Benjamin Franklin Papers
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From Benjamin Franklin to Lafayette, 17 September 1782

To Lafayette

Press copy of ALS: University of Pennsylvania Library

Passy, Sept. 17. 1782

Dear Sir

I continue to suffer from this cruel Gout: But in the midst of my Pain the News of Made [Madame] de la Fayette’s safe Delivery, and your Acquisition of a Daughter gives me Pleasure.

In naming our Children I think you do well to begin with the most antient State. And as we cannot have too many of so good a Race, I hope you & Me. de la Fayette will go thro’ the Thirteen. But as that may be in the [common?] Way too severe a Task for her delicate Frame, and Children of Seven Months may become as Strong as those of Nine, I consent to the Abridgement of Two Months for each; and I wish her to spend the Twenty-six Months so gained, in perfect Ease, Health & Pleasure.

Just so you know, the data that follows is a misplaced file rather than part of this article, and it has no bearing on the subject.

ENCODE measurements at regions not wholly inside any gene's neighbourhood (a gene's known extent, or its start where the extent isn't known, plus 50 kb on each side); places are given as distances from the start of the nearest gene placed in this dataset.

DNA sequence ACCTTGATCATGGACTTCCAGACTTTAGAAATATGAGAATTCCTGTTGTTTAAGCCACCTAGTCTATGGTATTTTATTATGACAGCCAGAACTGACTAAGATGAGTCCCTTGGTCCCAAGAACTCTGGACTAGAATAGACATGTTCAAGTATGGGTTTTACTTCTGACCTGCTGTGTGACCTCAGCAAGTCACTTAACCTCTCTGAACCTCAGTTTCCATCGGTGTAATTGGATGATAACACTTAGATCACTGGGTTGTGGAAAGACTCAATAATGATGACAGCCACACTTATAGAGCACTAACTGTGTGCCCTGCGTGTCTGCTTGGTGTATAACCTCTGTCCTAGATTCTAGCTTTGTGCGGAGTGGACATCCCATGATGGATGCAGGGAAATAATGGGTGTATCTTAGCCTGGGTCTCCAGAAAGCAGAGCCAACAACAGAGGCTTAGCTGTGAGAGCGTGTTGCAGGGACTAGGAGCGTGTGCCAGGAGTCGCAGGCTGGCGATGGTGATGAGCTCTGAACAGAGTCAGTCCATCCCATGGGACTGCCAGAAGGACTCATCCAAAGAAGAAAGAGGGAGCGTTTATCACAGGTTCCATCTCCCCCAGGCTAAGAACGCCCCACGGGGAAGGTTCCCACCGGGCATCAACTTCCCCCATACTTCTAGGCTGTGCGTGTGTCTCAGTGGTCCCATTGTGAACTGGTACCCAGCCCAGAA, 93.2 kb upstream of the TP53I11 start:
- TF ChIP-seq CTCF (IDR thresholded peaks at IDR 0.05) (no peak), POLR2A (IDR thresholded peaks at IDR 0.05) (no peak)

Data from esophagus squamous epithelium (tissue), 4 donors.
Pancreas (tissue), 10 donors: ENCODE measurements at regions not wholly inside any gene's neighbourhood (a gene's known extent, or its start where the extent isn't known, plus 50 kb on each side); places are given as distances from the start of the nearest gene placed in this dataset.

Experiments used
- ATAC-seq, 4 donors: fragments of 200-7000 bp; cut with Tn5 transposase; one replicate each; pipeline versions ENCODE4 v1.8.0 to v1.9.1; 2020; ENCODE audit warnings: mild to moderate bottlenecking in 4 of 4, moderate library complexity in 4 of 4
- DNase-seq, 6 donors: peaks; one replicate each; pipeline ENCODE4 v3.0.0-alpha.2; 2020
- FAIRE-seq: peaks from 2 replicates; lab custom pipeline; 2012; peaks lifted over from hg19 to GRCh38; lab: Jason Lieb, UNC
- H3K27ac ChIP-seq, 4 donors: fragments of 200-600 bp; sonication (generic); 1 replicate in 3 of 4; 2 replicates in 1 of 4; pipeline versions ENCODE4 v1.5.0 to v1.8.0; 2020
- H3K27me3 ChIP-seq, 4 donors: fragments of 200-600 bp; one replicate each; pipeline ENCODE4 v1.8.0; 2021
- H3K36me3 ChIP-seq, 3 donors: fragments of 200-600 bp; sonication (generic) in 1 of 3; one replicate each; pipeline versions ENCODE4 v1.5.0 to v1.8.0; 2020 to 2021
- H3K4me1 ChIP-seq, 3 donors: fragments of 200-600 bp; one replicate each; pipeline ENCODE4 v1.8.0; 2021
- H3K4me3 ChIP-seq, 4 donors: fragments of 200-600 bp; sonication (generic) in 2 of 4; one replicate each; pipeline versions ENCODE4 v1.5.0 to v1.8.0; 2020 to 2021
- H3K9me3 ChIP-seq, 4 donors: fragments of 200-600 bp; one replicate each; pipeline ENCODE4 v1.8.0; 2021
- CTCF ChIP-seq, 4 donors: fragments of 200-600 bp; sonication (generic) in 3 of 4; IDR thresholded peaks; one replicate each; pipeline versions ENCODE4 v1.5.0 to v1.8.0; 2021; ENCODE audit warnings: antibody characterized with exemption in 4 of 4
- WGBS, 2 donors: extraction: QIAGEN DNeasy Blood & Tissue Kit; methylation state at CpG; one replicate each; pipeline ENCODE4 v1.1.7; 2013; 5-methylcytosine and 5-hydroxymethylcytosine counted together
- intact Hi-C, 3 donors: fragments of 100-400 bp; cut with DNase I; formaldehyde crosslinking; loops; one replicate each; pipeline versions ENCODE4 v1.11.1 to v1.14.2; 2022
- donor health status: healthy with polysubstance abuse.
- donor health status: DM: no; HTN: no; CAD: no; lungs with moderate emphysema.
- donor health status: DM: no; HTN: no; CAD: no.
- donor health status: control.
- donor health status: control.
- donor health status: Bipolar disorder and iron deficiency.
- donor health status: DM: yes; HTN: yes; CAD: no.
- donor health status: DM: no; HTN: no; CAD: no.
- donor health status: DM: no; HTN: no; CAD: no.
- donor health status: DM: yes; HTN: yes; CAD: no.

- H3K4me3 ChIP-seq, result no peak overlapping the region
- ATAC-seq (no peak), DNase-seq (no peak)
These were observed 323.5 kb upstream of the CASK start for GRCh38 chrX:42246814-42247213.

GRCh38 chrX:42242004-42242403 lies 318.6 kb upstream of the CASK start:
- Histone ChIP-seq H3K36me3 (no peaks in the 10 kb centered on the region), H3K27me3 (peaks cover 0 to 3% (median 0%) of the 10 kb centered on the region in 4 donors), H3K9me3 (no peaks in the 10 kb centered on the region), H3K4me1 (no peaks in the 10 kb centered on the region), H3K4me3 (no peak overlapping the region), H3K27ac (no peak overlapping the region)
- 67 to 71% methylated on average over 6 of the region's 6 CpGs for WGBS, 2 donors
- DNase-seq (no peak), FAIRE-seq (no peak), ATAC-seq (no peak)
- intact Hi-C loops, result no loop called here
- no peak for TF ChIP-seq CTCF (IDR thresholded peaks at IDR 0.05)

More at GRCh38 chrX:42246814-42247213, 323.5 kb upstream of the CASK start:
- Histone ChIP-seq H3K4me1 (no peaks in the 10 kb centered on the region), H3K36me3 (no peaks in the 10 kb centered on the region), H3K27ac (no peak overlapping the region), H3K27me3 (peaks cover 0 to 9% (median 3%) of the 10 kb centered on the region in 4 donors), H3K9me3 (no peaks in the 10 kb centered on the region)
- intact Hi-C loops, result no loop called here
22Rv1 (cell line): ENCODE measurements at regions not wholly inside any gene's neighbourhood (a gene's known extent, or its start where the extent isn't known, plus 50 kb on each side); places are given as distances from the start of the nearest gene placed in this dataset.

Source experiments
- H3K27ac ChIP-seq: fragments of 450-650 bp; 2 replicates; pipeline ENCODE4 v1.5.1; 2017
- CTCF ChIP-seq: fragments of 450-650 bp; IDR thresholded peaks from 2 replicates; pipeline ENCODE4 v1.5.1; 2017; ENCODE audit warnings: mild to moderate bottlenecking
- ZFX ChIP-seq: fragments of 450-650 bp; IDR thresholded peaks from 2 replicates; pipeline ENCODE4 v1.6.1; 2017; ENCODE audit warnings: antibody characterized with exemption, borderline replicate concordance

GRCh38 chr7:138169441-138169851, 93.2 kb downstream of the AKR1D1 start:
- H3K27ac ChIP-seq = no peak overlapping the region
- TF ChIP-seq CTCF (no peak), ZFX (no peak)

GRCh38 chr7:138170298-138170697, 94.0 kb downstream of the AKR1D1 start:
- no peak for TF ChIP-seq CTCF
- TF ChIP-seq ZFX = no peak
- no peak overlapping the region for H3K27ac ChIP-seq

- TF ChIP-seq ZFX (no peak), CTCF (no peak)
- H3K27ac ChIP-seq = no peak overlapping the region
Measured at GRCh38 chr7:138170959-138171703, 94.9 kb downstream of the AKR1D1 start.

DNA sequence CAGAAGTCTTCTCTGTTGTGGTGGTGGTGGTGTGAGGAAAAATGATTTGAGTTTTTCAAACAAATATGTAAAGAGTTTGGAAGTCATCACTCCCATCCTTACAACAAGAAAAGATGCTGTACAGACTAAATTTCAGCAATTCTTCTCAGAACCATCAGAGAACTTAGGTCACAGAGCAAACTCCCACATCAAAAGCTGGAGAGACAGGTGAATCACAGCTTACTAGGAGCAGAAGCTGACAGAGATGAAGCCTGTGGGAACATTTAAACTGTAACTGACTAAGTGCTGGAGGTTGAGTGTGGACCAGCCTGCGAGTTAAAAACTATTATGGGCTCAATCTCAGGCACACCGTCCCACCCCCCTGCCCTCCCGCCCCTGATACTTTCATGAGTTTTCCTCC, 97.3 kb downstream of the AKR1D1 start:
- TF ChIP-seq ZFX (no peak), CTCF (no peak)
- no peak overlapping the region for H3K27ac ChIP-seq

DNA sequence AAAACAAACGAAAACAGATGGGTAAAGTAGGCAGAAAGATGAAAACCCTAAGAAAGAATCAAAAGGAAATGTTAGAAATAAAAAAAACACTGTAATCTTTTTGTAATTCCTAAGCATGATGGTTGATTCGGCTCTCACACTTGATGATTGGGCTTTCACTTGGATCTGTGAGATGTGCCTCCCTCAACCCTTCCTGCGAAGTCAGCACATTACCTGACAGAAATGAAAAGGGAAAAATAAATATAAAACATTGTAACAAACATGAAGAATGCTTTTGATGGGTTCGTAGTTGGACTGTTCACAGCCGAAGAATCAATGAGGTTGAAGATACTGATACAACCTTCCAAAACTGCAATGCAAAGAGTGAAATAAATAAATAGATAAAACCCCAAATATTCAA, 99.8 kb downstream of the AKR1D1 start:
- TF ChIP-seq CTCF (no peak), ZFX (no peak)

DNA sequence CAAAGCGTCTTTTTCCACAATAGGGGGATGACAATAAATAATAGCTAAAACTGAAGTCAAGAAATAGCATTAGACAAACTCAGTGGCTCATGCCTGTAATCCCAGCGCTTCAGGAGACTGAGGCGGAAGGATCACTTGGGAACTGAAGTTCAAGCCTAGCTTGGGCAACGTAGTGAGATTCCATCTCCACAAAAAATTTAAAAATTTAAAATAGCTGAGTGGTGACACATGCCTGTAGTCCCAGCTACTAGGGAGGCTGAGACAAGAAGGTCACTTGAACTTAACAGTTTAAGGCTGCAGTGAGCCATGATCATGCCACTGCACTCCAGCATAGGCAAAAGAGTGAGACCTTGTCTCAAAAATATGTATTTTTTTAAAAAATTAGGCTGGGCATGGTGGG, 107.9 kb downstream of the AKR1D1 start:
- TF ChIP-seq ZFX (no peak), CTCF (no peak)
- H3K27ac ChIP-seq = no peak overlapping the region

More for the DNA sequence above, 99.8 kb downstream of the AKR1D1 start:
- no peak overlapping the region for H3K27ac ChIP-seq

While you are proceeding, I hope our States will some of them new-name themselves. Miss Virginia, Miss Carolina, & Miss Georgiana will sound prettily enough for the Girls; but Massachusetts & Connecticut, are too harsh even for the Boys, unless they were to be Savages.1

That God may bless you in the Event of this Day as in every other, prays Your affectionate Friend & Servant

B Franklin

1The birth of Lafayette’s daughter and the essence of the present response were reported in Bachaumont, Mémoires secrets, where BF was said to have doubts about the names “M. Connecticut ou Mlle. Massa-Chusset’s Bay”: XXI, 125–6.

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